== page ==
Throughout my career I have met and photographed so many remarkable, interesting and controversial people from all walks of life. It is never my intention to judge or force my beliefs on those that are in front of my camera, nor do I want them to do the same. My goal is always to create the best image possible, without judgment.
Reading about someone in the media and meeting them in person are two different things. You can never be sure if the writer had their own bias in their written words. Even though I research my subjects before I meet them, it can only scratch the surface of who someone really is. The only person you can truly know is yourself.
A fantastic opportunity arose when HBO contacted me to take still images to go along with their documentary on the medical pathologist, Dr. Jack Kevorkian titled "Calling Dr. Kevorkian: A Date With Dr. Death". This was before Al Pacino won his Emmy for playing Dr. Kevorkian in the HBO movie "You Don't Know Jack" in 2010. I photographed Dr. Jack only a couple of years before he was sentenced in 1999, to 10 to 25 years for his participation in assisted suicides. He only served 8 of those years after being convicted of second-degree murder in the death of 130 patients.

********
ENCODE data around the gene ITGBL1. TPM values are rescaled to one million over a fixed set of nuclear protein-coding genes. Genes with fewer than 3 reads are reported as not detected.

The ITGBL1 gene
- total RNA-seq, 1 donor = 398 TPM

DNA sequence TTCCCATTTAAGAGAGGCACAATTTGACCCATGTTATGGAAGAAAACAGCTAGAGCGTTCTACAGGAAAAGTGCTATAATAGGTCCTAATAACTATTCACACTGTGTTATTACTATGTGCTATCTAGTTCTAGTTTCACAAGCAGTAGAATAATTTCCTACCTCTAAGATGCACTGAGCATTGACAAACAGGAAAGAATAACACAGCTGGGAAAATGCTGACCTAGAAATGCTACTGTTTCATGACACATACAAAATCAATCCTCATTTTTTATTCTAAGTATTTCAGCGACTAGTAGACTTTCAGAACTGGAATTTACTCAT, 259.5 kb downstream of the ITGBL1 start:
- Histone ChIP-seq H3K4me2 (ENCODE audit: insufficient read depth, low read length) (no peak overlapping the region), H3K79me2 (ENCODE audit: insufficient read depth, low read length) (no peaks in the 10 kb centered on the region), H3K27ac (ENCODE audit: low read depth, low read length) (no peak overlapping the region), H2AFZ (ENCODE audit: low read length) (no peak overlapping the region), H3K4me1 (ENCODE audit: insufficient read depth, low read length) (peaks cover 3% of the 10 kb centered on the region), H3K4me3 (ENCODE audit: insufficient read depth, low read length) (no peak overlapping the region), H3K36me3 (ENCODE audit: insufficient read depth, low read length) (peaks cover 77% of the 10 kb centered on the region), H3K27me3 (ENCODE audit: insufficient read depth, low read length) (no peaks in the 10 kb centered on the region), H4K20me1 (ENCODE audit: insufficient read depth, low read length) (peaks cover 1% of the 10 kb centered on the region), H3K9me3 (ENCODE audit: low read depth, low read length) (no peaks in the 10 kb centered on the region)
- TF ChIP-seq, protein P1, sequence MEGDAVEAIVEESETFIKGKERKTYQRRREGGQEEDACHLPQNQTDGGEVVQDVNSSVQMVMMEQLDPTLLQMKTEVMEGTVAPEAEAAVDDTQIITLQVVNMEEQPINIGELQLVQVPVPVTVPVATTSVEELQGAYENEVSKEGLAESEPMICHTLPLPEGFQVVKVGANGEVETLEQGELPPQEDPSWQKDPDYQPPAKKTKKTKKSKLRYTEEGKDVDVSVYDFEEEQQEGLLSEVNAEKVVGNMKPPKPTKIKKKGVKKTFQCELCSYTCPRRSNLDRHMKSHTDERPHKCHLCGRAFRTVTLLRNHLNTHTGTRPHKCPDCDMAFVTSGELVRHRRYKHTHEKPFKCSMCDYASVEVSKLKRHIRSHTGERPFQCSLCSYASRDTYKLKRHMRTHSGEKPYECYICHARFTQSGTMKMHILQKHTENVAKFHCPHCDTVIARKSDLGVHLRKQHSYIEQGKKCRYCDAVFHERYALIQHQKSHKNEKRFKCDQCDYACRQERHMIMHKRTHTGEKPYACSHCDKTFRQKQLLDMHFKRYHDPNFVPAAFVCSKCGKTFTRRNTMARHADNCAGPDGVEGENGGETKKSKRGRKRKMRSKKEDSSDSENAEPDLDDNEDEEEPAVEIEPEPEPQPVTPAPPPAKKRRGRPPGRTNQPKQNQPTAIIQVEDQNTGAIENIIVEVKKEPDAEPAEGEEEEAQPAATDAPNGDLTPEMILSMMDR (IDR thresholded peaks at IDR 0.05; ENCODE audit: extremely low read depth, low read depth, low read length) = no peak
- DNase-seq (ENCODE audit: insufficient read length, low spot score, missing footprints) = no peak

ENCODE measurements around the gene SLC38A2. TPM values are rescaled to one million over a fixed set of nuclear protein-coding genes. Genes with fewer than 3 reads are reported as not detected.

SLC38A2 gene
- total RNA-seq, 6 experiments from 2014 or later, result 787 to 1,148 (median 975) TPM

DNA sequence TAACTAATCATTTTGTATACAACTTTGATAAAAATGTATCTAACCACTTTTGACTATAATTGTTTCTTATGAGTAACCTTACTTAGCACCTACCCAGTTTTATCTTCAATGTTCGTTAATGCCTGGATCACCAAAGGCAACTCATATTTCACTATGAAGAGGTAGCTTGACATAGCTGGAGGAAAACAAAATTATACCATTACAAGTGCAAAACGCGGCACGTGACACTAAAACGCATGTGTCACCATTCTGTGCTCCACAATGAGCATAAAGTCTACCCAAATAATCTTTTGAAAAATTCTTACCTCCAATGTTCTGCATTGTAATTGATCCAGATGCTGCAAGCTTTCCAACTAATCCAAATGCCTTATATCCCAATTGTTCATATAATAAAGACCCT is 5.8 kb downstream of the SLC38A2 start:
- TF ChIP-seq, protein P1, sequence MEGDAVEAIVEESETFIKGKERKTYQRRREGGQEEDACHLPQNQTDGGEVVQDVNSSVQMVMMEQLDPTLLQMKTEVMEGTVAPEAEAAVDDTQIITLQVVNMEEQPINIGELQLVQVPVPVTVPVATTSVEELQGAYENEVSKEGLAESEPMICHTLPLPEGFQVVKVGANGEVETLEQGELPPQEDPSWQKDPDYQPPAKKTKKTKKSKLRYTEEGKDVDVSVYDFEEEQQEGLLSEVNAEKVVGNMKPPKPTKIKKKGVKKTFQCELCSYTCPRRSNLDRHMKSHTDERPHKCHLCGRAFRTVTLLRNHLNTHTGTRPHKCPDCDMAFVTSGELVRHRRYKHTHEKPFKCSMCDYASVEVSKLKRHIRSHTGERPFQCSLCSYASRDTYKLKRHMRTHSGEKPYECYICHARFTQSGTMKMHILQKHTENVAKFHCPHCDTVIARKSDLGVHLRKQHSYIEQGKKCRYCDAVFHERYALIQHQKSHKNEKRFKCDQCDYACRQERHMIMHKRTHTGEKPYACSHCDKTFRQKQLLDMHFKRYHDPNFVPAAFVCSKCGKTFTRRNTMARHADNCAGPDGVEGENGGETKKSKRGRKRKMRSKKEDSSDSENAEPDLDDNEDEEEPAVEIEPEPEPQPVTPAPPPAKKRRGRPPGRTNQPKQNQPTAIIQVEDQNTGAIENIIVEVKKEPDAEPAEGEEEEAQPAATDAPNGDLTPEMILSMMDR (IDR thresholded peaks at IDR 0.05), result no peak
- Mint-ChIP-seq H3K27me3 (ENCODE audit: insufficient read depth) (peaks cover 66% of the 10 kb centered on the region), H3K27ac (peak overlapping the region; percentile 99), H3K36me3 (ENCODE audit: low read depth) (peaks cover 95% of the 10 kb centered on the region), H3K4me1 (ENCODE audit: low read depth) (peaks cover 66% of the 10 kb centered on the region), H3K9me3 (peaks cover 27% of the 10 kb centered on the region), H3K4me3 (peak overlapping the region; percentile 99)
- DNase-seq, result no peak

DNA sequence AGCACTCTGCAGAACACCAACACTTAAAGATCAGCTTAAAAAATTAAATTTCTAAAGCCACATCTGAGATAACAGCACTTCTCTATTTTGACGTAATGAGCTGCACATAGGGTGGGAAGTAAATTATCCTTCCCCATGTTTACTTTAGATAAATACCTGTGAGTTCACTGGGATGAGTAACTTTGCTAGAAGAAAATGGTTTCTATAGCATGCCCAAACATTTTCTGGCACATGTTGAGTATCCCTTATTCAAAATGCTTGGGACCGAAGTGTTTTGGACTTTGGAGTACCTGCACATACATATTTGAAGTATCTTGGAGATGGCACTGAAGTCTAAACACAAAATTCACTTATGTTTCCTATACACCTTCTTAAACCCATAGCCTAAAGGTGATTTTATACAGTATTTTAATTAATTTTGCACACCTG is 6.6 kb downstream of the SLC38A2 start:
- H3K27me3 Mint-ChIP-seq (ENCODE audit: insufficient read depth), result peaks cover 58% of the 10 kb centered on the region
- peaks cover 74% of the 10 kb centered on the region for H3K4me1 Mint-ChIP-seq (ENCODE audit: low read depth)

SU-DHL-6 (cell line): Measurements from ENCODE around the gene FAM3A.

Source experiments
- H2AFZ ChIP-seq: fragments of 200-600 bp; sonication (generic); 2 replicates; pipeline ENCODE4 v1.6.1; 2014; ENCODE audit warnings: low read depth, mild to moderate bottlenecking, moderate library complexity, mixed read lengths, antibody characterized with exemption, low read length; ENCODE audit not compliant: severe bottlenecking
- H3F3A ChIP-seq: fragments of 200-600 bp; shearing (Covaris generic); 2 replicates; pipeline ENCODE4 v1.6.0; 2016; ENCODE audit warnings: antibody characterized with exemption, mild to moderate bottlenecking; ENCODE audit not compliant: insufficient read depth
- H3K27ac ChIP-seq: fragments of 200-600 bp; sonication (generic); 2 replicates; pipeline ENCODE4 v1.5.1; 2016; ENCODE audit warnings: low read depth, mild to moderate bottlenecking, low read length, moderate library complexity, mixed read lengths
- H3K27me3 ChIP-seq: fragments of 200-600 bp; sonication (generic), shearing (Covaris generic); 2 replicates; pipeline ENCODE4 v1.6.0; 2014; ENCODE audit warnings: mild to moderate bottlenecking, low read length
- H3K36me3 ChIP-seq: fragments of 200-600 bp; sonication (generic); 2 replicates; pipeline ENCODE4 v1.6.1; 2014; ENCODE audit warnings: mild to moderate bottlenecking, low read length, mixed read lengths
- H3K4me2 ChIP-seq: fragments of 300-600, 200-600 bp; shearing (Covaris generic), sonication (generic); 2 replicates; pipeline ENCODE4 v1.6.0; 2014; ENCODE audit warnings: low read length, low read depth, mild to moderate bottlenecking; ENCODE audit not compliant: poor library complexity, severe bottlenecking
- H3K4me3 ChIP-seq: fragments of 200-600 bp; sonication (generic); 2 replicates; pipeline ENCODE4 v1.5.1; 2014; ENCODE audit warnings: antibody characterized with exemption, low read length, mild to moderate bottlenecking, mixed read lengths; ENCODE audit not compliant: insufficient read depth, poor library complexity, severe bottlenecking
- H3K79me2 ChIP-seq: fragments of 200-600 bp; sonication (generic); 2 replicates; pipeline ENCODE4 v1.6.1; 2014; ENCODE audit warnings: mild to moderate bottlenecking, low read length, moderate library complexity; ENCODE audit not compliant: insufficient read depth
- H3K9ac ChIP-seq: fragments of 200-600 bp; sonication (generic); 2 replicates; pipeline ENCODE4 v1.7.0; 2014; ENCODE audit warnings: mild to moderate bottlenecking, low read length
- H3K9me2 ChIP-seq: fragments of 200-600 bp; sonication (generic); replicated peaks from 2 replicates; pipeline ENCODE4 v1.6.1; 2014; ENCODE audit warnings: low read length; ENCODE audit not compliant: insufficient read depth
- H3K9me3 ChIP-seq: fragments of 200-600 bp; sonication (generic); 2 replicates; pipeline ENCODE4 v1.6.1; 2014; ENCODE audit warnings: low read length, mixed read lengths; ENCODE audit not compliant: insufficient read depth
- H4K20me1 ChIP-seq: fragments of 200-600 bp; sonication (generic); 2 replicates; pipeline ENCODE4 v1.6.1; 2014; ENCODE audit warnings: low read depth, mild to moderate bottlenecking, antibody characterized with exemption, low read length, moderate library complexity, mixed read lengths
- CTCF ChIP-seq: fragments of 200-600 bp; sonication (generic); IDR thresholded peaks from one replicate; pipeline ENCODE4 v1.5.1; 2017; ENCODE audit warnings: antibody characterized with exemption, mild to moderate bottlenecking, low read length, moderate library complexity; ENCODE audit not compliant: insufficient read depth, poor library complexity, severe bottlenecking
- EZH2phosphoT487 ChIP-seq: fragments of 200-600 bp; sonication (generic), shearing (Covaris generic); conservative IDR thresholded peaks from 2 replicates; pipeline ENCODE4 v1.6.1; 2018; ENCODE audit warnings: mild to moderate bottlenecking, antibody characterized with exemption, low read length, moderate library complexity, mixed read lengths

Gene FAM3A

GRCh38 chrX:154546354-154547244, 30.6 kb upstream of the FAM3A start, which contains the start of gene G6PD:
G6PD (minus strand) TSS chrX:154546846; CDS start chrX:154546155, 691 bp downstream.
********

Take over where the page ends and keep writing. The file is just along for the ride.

There is much information about his life and his practice of assisting people in ending their lives, and this is not one of those blog posts. That information can be found just by searching his name, but I will say that he was born in Michigan and lived to be 83 years old, dying of kidney and respiratory problems in 2011 and was one of the most controversial people I have ever met. The emotions he sparked, with his actions, in people were very strong. I'm not sure what I would do if faced with the same terminal illnesses the 130 patients had that made them want to want to end their lives. I do not even want to speculate for it is a frightening thought. This pandemic has brought to the forefront my own mortality and of those I love.
From our conversations I knew he believed that he was helping people alleviate their pain and suffering, even though many people vehemently disagreed with him. The media gave him the nickname of "Dr. Death". Again, I cannot judge but what I can say is that the soft-spoken Dr. Kevorkian was a fascinating, intelligent individual, who loved Bach and was pleasantly fun to photograph. Dr. Jack was receptive to my ideas and gave me all the time I needed to take the photos. I loved the blood red shirt he wore to the shoot. Not only did I create images of him for the HBO special, but I also photographed him for his limited-release jazz CD called "The Kevorkian Suite: A Very Still Life". These photographs are part of that assignment. I must admit, that to this day he is one of the most memorable people that I have photographed.
All images taken with a Mamiya RZ 6x7 camera and Fuji slide film.
Also, while I was taking photographs of Dr. Kevorkian for the HBO special, I was filmed and used in the documentary! My five seconds of fleeting fame!!!
Detroit People & Commercial Photographer